Julia Phillips

Cindy Seip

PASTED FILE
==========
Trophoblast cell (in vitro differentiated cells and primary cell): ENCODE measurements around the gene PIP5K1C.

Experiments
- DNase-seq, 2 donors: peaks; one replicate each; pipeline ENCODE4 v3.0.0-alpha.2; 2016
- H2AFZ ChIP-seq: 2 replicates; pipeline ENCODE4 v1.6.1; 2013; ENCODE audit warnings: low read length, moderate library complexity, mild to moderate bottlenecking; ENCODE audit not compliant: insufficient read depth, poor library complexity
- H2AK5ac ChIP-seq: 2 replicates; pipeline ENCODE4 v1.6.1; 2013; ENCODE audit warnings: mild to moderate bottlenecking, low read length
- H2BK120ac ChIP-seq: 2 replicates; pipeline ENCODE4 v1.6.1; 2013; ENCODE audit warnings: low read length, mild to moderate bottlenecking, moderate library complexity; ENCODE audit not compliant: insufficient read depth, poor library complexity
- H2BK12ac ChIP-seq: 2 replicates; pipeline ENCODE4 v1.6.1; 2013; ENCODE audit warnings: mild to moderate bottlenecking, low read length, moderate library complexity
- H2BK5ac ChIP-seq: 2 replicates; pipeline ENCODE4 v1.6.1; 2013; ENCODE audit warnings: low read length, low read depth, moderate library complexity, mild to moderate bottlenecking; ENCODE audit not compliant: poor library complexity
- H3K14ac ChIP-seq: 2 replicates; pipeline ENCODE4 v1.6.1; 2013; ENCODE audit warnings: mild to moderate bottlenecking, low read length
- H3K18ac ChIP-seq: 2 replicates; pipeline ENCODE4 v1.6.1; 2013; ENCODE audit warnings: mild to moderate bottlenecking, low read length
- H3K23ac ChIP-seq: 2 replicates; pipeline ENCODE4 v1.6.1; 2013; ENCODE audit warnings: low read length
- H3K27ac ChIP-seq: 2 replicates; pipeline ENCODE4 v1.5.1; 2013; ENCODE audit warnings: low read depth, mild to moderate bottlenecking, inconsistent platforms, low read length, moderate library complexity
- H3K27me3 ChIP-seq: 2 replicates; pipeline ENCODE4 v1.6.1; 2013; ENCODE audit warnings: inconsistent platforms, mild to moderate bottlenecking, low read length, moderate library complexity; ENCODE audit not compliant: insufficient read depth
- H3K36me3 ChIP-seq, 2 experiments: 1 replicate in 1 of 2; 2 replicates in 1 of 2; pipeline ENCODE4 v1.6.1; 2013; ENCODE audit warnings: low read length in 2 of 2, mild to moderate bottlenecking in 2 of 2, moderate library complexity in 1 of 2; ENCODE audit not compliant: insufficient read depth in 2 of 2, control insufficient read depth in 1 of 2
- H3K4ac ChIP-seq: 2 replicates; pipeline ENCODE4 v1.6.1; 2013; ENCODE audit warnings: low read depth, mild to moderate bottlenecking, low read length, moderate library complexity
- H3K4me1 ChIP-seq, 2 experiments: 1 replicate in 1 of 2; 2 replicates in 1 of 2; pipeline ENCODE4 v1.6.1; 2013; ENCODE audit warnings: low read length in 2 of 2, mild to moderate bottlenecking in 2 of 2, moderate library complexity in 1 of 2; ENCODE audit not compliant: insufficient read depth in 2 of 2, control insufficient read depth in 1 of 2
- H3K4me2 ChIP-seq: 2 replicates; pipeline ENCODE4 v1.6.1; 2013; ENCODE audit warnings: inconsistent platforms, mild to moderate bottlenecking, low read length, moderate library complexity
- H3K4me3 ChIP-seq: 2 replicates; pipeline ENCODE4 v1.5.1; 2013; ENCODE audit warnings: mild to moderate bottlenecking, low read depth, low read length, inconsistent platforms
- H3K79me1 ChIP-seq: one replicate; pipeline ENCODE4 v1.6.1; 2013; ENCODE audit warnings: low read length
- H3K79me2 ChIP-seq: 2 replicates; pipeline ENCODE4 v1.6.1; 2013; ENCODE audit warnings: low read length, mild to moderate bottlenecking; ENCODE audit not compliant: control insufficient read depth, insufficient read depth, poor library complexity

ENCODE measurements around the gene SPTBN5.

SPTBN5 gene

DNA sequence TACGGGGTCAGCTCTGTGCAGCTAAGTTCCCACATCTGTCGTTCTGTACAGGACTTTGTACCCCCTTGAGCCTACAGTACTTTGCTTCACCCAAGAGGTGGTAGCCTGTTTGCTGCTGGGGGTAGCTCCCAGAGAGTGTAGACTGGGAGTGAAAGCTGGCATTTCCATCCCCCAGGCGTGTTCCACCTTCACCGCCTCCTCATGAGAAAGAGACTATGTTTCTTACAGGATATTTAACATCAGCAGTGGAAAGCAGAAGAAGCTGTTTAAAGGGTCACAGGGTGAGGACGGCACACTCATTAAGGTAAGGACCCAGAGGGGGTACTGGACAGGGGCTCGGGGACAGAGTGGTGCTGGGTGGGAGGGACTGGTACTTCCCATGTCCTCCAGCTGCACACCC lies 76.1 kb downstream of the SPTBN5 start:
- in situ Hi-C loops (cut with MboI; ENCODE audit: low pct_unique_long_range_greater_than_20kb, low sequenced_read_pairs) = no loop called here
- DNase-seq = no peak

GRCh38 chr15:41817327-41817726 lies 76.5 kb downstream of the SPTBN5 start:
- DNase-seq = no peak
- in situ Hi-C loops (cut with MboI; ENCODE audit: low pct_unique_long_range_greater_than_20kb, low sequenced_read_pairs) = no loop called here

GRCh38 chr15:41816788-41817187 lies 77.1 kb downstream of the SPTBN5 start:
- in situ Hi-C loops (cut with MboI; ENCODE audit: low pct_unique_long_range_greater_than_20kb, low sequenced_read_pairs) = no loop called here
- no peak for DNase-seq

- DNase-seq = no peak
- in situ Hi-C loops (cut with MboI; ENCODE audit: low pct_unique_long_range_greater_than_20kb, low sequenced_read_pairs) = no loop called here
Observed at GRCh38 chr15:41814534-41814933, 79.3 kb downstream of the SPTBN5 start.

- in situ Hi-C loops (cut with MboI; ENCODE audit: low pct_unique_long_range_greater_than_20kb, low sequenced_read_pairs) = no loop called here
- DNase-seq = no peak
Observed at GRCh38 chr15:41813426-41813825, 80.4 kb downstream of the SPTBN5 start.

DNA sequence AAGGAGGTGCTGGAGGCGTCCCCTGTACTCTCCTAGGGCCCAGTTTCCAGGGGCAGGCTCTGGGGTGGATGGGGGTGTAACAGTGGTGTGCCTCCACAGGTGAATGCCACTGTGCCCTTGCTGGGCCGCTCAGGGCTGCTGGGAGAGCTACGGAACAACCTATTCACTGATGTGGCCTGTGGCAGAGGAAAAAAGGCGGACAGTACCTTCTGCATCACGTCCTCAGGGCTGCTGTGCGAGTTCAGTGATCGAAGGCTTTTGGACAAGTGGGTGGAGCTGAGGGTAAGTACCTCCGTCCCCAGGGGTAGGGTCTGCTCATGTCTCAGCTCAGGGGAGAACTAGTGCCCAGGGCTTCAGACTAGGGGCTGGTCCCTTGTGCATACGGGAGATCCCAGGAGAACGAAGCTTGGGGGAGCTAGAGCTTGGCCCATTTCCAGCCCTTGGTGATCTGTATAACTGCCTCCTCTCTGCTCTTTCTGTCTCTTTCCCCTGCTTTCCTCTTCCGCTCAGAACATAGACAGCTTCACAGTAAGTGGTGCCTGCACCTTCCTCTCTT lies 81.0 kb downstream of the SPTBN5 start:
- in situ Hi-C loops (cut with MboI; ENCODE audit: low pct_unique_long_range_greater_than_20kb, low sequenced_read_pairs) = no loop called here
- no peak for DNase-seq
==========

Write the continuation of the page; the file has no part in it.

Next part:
Julia Phillips’s writing has appeared in Glimmer Train, The Atlantic, Slate, and The Moscow Times. She studied Russian at Barnard and secured a Fulbright scholarship to visit Russia. One August afternoon, on the shoreline of Kamchatka, a peninsula at the northeastern edge of Russia, two girls–sisters, eight and eleven–go missing. In the ensuing weeks and months, the police investigation turns up nothing. Echoes of the disappearance reverberate across a tightly woven community, with the fear and loss felt most deeply among its women. Julia Phillips’s debut novel Disappearing Earth (Knopf) takes us through a year in Kamchatka, visiting in the process the worlds of a cast of richly drawn characters, all connected by the crime: a witness, a neighbor, a detective, a mother. We are transported to vistas of rugged beauty–densely wooded forests, open expanses of tundra, soaring volcanoes, and glassy seas. But this is a region as complex as it is alluring, a place where social and ethnic tensions have long simmered. Disappearing Earth reveals the intricate bonds of family and community in a Russia we have not seen before. The New York Times Book Review called Disappearing Earth “A superb debut—brilliant. Daring, nearly flawless. […] Phillips describes the region with a cartographer’s precision and an ethnographer’s clarity, drawing an emblematic cast . . . There will be those eager to designate Disappearing Earth a thriller by focusing on the whodunit rather than what the tragedy reveals about the women in and around it.”